Indian Muslim clerics have the rather tricky task of deciding whether an email sent by a US-based husband divorcing his wife in India is valid, the Hindustan Times reports.
Rahat Iqbal married Rubab in 1998. He left for the US shortly thereafterafter, promising to call for her in three weeks. Six long years later, she received her official email notification of divorce from the absent Rahat.
Clerics are now debating the validity of Rahat's e-divorce. Maulana Khalid Rashid stated that since emails contained no signature, the husband would need to authenticate the missive - preferably by calling her to confirm his intentions. Furthermore, the email must adhere to the "triple talaq" principle - whereby a wife can be disposed of if her spouse repeats "talaq" ("I divorce thee" or thereabouts) three times.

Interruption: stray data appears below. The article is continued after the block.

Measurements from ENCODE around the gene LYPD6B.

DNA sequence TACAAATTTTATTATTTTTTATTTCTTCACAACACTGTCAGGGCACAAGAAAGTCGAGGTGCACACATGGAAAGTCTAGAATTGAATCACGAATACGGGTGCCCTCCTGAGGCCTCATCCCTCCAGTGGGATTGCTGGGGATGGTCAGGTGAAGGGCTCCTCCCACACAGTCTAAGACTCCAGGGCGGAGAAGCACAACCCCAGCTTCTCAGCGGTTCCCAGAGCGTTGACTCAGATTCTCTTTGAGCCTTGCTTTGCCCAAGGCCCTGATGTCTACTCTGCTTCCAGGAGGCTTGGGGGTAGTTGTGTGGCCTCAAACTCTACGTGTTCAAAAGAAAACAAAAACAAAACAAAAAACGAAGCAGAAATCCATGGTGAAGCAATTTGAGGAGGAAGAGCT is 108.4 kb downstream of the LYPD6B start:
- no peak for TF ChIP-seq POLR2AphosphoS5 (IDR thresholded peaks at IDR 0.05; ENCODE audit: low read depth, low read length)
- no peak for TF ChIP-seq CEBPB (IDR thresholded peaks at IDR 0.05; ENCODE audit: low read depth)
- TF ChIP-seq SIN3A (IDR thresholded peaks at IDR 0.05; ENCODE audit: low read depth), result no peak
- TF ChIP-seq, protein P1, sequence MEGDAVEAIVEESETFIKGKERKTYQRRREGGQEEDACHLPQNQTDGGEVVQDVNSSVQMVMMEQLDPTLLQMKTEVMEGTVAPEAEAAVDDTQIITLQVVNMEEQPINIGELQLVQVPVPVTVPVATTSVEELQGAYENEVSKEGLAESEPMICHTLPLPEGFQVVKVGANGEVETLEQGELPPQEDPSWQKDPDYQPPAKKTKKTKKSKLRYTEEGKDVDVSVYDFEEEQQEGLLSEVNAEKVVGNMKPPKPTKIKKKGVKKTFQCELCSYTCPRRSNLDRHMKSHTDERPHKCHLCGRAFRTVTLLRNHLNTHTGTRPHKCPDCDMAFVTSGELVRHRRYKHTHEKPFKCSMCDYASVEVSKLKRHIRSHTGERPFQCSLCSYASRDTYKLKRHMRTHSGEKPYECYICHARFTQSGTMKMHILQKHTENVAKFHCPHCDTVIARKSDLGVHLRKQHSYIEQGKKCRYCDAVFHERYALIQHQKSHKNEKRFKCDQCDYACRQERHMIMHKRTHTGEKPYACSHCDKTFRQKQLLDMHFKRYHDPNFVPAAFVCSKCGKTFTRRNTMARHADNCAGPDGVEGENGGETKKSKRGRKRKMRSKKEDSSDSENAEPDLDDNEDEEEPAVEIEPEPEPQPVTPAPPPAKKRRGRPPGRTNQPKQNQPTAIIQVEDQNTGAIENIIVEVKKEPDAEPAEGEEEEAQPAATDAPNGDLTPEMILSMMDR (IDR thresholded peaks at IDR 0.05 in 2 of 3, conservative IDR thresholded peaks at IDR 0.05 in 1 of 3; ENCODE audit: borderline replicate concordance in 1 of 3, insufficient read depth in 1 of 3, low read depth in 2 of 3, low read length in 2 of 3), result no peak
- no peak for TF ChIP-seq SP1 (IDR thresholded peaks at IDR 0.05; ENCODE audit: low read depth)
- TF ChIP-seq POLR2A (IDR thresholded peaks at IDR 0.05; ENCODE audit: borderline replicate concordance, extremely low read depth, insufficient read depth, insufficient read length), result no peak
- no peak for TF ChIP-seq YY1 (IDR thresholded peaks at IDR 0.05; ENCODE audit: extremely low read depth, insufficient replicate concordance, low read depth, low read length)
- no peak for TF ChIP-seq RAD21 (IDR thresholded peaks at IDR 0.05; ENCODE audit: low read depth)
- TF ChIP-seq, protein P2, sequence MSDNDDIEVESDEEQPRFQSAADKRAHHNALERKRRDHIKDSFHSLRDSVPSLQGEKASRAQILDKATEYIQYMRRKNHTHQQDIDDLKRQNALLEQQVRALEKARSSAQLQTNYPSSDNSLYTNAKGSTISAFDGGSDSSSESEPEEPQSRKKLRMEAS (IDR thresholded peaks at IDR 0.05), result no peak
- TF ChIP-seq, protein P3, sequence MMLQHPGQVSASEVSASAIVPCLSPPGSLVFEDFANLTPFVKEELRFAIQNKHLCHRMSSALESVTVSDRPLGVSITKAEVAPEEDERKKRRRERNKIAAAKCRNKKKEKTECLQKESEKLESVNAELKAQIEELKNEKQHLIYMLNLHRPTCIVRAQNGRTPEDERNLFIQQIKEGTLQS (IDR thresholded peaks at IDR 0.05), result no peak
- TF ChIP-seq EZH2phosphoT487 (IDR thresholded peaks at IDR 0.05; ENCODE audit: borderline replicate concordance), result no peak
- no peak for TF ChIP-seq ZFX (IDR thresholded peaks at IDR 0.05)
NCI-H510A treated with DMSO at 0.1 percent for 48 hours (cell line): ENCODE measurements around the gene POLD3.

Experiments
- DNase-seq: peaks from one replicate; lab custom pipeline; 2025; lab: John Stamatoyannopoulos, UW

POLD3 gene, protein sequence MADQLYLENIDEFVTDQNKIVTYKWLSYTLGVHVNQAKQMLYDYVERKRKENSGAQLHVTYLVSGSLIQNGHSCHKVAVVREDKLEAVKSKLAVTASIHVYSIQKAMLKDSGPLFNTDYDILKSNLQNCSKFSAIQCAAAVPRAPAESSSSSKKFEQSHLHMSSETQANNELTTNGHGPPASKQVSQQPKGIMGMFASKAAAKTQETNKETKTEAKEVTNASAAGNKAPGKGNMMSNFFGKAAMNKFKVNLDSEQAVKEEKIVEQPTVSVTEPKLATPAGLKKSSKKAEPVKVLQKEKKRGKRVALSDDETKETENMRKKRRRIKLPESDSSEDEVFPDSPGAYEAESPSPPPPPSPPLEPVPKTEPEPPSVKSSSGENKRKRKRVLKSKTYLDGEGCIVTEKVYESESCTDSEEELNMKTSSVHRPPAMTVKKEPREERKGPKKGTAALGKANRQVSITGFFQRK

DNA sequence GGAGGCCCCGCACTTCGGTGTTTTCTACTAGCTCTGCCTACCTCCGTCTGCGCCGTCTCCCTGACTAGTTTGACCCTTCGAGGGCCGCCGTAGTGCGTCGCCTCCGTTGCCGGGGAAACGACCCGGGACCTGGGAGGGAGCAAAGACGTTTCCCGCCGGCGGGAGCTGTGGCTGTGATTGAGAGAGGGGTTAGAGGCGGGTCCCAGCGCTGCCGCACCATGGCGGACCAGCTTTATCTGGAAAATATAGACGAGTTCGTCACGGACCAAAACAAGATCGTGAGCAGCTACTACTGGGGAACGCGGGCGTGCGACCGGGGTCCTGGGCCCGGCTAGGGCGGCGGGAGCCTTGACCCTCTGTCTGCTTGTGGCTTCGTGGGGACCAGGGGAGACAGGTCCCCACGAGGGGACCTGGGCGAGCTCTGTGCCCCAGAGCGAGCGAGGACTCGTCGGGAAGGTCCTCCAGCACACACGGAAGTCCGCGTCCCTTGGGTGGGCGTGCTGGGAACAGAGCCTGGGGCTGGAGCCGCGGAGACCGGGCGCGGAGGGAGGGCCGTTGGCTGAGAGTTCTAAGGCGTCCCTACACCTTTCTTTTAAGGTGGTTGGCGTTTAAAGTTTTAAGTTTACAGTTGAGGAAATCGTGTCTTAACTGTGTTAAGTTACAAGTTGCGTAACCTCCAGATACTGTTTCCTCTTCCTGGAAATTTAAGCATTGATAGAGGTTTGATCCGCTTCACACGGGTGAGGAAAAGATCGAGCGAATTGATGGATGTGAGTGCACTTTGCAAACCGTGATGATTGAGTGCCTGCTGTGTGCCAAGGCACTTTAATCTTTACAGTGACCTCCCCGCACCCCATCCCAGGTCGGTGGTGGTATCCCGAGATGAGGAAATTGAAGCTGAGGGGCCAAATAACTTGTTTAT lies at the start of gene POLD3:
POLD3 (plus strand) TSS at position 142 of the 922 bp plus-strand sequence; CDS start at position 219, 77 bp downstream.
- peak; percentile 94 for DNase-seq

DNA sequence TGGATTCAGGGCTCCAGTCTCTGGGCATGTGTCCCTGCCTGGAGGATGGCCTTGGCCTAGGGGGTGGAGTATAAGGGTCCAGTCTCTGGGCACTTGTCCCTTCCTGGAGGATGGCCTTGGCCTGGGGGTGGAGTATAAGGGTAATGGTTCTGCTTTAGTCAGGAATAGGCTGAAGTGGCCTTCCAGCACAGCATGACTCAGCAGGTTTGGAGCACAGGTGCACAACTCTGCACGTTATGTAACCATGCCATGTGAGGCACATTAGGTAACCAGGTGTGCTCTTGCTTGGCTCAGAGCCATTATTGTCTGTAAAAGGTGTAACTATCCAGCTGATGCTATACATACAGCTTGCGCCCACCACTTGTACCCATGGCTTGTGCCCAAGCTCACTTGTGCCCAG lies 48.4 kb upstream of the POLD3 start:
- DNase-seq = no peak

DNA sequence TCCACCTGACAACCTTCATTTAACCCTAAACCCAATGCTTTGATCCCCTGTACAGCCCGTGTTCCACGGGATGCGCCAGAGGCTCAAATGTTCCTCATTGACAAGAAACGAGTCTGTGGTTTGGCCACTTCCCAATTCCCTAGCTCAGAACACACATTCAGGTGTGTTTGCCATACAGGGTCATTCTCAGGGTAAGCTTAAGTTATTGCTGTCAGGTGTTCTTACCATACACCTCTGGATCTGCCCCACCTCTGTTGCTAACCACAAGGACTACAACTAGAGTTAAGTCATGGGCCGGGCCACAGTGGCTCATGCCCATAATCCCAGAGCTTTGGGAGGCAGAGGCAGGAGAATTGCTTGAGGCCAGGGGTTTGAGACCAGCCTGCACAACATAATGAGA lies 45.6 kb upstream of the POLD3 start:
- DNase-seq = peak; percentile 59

However, Maulana Akhtar Raza Khan decreed that "divorce should be handwritten and the wife should recognize the handwriting", thereby putting paid to the digital quickie divorce. Furthermore, Shia cleric Maulana Kalbe Jawad considered email termination "absolutely illegal", adding that the triple talaq scheme is widely accepted only among Sunni Muslims.
Interestingly, the Hindustan Times notes that "Malaysia, which was facing a massive problem of divorce through SMS and e-mail, has banned such divorces". ®